This film was seen as part of the Audi Dublin International Film Festival 2017.
Lady Macbeth is a very beautiful, and very arch film. Perhaps a little too arch.
Writer Alice Birch and director William Oldroyd’s Lady Macbeth is a very loose adaptation of Lady Macbeth of the Mtsensk District by Nikolai Leskov, adapting the Russian novel to British surroundings. Ari Wegner’s cinematography is stunning, capturing the beauty of these new surroundings and meticulously framing the characters. Oldroyd films Lady Macbeth at a Kubrickian remove, keeping the camera still and often facing his characters head-on in a way that makes it seem like the cast are staring out of the film at the audience watching.
Birch’s script has an incredibly dark sense of humour, a wry grimace juxtaposed against the horrors that its characters inflict upon one another and the sense of bleakness that pervades the film. Indeed, the film balances on a knife-edge in terms of tone, shifting skilfully between moods from one scene to the next. At one moment, Lady Macbeth is a thoughtful character study, at another a cheeky feminist critique, then a pitch black comedy. Lady Macbeth is an impressive work in any technical sense.
However, there is a pervading coldness to the film, one reinforced by the intensity upon which the camera focuses upon characters who keep themselves at a remove. For all the polished sheen of Lady Macbeth, its characters remain heavily internalised and take their time expressing themselves through action. The result is a film that moves far too slowly, keeping its characters both opaque and inert for far too much of the runtime. Lady Macbeth is a very pretty film, but one that mistakes silence for profundity.
There is a lot to like about Lady Macbeth. It looks stunning, whether in those long takes of the camera studying characters across the breakfast table or in those shots that establish the ethereal mood of the surrounding countryside that reflects the temperaments of various characters. The performances are quite good across the board; particularly Florence Pugh as Katherine, a young woman sold into marriage to an uncaring landed family, and Naomi Ackie as Anna, the servant girl who finds herself rendered complicit in horrible acts.
Lady Macbeth has a wonderful sense of tone. It conveys mood very well, whether in the establishing scenes that render the reality of Katherine’s situation in perfect clarity or in the later scenes of Katherine skirting the boundaries imposed by proper society. One of the film’s more engaging recurring motifs involves the family’s attempts to restrain Katherine and her rebellion against it; whether the repeated insistence that she not breath the air outside the house, or a particularly brazen flaunting of her husband’s authority at the midpoint.
Indeed, one of the most endearing aspects of Lady Macbeth lies in the unpredictability of its tone. Lady Macbeth is a film that invites uncomfortable laughter from the audience as scenes rooted in the concrete reality of period film drift into the realm of absurdity. More than that, Lady Macbeth is not afraid to brutally silence those awkward chuckles with a perfectly-timed act of sheer brutality, helping to keep the audience off-guard. It is a very delicate balancing act, and Alice Birch and William Oldroyd deserve a lot of credit.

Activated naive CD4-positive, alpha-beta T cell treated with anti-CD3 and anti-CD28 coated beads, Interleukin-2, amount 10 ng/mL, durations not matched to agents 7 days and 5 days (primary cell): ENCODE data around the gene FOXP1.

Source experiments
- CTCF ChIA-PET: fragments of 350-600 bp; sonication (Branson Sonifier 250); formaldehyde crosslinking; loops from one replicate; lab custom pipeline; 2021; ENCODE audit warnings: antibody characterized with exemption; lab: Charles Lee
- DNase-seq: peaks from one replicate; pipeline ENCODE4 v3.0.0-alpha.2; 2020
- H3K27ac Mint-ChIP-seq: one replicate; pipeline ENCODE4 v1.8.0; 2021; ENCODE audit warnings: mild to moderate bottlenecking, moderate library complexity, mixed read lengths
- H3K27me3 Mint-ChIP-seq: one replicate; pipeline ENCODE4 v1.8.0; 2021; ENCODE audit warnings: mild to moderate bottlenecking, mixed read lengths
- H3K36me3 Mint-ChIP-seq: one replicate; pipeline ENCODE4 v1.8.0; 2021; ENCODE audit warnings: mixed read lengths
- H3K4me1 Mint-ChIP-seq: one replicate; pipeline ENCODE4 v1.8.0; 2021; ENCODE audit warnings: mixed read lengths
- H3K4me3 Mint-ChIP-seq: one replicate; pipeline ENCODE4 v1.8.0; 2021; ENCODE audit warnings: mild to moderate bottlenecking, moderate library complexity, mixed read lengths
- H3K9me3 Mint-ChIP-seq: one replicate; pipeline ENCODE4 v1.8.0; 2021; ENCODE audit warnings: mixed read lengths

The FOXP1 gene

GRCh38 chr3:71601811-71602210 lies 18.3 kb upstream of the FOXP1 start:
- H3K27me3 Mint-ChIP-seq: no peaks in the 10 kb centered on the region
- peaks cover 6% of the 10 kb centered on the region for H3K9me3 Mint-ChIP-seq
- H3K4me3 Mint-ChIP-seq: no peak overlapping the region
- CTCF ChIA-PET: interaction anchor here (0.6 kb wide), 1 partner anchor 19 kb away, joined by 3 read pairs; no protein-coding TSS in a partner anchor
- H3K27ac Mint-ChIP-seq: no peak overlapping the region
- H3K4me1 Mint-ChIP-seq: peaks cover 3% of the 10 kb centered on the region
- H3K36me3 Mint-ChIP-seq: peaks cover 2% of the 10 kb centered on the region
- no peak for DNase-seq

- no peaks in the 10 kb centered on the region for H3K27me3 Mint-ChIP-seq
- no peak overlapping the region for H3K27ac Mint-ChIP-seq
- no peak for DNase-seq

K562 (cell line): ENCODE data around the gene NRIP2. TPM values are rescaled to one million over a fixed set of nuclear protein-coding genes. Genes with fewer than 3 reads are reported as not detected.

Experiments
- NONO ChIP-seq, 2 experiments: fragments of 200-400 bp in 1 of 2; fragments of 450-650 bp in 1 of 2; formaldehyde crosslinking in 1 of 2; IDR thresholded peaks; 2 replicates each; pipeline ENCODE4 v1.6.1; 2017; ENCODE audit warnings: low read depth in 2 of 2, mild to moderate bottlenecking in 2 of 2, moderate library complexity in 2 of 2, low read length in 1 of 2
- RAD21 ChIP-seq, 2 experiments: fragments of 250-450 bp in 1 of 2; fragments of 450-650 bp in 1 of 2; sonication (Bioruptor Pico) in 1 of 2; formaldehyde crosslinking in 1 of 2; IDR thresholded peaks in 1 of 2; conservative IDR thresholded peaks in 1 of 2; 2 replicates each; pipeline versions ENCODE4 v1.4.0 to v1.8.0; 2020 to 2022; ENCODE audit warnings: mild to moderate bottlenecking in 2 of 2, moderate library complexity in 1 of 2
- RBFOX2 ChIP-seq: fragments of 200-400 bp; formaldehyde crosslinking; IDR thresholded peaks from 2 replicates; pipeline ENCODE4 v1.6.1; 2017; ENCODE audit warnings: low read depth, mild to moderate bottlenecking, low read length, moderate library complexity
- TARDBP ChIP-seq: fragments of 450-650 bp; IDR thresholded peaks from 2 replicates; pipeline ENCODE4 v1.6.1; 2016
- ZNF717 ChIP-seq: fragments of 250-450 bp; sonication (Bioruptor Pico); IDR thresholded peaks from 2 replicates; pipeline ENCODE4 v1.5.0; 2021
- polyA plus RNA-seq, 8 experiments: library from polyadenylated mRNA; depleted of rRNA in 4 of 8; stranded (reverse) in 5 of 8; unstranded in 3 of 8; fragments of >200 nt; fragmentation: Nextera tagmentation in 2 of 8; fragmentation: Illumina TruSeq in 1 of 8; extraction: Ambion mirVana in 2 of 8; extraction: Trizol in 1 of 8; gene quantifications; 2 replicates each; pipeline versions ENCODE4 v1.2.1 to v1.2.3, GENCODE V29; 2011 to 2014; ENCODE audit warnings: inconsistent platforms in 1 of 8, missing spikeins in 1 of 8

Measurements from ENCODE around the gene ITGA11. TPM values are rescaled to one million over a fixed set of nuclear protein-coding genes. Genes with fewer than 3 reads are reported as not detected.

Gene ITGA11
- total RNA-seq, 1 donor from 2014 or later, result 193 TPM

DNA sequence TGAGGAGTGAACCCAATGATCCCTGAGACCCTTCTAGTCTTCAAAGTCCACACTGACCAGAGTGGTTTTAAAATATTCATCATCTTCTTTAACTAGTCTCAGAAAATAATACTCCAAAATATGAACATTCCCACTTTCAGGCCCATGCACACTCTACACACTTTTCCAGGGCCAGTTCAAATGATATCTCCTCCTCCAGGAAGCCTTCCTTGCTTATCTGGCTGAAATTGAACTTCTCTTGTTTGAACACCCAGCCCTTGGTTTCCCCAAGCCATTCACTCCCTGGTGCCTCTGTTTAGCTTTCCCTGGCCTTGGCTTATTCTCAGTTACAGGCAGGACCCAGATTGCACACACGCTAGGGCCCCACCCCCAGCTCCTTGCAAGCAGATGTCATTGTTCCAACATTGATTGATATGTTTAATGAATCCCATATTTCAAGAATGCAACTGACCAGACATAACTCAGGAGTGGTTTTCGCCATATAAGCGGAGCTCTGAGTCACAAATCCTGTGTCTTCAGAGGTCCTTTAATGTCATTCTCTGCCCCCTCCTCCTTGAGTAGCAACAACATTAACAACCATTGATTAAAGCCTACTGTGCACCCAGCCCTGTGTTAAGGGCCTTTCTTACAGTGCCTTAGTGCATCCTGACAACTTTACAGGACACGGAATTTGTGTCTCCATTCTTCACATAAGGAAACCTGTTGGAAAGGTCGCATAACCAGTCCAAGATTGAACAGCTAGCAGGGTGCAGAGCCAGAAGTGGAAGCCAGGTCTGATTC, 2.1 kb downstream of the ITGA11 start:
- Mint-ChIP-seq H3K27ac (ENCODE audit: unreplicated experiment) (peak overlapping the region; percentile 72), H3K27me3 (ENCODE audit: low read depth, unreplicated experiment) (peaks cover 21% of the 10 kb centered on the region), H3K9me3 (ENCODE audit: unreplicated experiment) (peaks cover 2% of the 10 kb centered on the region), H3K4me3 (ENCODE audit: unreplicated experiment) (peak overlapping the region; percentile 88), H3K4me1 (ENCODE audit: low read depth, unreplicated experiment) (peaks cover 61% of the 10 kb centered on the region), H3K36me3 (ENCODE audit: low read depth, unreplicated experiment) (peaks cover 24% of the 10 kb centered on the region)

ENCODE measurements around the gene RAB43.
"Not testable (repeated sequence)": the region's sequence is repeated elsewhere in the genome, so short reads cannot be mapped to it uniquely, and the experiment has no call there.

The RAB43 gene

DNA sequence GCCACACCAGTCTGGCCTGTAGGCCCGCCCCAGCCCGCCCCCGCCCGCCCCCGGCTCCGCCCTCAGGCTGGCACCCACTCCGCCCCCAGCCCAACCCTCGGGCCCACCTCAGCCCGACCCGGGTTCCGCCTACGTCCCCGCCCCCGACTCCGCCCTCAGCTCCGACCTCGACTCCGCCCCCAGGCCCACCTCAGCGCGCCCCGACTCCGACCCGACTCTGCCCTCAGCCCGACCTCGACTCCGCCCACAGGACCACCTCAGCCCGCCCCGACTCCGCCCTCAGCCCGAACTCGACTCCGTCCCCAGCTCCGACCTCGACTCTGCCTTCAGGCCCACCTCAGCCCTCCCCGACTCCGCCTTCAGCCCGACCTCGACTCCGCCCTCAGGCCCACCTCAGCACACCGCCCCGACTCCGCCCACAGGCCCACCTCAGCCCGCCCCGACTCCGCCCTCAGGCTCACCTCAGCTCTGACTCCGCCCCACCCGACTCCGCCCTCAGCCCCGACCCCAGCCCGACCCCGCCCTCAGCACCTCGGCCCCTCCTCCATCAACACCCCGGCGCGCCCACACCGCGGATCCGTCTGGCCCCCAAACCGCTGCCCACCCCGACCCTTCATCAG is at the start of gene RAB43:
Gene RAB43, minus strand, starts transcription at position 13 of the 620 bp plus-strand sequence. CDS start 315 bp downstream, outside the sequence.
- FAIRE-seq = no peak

In fact, this balancing act is only rendered possible by the fact that Lady Macbeth remains at a remove from its characters. Birch’s script and Pugh’s performance do an excellent job of communicating why Katherine is acting in the way that she is, what motivates her decisions. However, the film also keeps the audience at arm’s length so that Katherine’s actions can still catch the viewer off-guard. In fact, one vital piece of exposition about an event early in the film only comes in the final few minutes. It is a clever strategy that pays dividends.
However, it also comes at a cost. Lady Macbeth is so far removed from Katherine that she almost feels like an abstraction. Her motivations are laid out very well in the opening ten minutes, and she lashes out three or four times over the course of a ninety-minute film. Lady Macbeth spends an inordinate amount of time just staring at Katherine, as if wondering what is going on in her head. However, the film lays out as much of her internal thoughts as it ever will in those opening ten minutes, allowing her actions to define her for the rest of the film.
The result is a film that feels very sedate and very still, stirred to life in those moments where Katherine takes action and feeling indulgent in the other moments that it sits staring at her. In an effective metaphor for this storytelling choice, Anna spends a significant portion of the film shocked to silence by one horrific event. Robbed of her voice, Anna is forced to express herself only through gesture, while still acting in the role of a house servant. However, Lady Macbeth is a film that mistakes silence for profundity.
Lady Macbeth is a beautiful and thoughtful film in its best moments, albeit one that feels far too lifeless for far too long.
I don’t normally rate films, but the Audi Dublin International Film Festival asks the audience to rank a film from 1 (worst) to 4 (best). In the interest of full and frank disclosure, I ranked this film: 2